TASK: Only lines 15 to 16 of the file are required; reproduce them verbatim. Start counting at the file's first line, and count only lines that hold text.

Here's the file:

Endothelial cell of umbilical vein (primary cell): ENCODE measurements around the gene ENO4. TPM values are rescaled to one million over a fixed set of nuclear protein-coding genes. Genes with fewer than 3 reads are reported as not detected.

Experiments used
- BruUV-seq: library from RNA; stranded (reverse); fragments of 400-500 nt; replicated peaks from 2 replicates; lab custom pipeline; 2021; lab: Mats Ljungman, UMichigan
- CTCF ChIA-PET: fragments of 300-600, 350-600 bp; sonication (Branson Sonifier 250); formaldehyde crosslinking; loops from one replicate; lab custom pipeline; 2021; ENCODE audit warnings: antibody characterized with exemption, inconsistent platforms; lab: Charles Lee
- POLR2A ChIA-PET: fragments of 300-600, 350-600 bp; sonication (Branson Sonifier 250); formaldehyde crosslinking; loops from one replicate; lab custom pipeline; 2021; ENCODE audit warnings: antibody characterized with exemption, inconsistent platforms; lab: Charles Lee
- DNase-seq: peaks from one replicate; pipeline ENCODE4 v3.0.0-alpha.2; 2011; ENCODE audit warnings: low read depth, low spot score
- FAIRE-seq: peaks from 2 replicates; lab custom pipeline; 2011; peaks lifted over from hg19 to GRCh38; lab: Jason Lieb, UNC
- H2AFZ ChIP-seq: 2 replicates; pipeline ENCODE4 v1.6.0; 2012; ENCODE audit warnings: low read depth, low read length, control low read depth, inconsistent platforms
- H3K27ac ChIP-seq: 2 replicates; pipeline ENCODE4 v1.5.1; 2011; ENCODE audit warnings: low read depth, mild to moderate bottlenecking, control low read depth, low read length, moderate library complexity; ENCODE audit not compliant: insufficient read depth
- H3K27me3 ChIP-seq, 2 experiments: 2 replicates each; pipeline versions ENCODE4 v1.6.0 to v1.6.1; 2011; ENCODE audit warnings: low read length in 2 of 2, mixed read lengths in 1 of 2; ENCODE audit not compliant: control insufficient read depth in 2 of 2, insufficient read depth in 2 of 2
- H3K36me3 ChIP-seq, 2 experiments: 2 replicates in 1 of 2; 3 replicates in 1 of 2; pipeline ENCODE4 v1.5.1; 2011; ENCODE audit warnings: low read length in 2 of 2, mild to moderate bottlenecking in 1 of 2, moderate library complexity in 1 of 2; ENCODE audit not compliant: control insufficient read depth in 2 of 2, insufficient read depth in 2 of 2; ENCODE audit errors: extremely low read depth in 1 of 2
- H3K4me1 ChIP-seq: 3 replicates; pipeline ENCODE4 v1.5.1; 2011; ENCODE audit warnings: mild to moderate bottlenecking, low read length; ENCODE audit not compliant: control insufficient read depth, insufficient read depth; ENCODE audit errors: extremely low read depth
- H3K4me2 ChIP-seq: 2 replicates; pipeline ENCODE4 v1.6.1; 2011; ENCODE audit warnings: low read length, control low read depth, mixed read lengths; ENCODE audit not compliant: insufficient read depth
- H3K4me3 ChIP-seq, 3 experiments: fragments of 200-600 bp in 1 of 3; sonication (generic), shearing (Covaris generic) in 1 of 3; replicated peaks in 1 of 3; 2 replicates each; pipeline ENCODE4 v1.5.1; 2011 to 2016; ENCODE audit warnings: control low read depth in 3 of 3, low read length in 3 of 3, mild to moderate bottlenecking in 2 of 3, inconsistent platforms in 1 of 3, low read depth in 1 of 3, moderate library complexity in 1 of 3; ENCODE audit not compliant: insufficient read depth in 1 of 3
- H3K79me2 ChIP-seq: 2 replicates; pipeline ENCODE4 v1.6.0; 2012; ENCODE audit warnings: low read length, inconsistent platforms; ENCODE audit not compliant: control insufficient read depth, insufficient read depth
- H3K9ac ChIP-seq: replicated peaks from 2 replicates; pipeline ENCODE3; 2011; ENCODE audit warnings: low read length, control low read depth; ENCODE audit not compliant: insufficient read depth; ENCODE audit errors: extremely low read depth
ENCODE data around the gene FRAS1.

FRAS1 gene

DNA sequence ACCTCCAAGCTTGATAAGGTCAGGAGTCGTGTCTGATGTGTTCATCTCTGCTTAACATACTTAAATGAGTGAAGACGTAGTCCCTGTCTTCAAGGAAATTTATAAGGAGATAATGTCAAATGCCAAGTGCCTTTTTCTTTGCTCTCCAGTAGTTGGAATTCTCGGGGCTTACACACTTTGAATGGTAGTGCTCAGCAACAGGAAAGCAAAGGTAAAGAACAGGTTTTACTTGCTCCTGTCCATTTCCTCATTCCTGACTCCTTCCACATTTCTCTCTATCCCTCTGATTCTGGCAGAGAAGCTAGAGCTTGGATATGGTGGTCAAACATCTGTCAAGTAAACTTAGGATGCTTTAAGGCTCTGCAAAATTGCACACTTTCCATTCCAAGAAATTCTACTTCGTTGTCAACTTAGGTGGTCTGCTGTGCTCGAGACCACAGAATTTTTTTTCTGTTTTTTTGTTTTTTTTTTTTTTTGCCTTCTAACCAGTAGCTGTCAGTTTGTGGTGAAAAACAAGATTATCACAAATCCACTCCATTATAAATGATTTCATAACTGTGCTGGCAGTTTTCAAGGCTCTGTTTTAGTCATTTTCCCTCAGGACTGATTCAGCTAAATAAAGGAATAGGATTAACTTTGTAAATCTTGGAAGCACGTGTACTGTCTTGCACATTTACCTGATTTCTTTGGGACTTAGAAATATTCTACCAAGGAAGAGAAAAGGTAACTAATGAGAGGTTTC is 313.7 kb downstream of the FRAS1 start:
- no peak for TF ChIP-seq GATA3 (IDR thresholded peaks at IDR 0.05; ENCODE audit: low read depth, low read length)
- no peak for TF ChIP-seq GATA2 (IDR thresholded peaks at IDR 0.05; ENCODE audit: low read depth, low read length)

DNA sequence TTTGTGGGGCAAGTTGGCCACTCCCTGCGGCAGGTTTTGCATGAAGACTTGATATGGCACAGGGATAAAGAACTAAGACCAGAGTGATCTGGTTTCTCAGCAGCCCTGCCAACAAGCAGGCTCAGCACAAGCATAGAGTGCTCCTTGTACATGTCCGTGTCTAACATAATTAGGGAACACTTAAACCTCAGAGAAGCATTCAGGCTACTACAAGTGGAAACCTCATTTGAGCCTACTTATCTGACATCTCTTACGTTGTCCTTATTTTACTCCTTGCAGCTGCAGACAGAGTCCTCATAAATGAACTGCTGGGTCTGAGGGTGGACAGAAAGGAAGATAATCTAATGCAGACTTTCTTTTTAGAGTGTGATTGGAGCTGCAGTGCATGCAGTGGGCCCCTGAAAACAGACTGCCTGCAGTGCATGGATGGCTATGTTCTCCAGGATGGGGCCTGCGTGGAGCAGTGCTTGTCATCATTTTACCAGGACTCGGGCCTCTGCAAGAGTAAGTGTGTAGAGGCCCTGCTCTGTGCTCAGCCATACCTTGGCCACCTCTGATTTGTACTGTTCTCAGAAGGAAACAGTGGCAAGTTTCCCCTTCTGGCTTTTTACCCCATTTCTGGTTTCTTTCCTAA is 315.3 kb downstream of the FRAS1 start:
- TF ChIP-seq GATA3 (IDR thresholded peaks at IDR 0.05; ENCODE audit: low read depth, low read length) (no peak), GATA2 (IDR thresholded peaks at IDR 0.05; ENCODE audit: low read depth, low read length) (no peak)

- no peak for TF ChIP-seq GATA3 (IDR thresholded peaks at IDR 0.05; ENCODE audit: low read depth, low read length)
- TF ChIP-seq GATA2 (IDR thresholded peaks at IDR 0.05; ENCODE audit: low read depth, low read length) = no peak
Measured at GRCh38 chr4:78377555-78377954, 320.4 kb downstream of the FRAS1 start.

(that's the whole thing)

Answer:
- H3K79me2 ChIP-seq: 2 replicates; pipeline ENCODE4 v1.6.0; 2012; ENCODE audit warnings: low read length, inconsistent platforms; ENCODE audit not compliant: control insufficient read depth, insufficient read depth
- H3K9ac ChIP-seq: replicated peaks from 2 replicates; pipeline ENCODE3; 2011; ENCODE audit warnings: low read length, control low read depth; ENCODE audit not compliant: insufficient read depth; ENCODE audit errors: extremely low read depth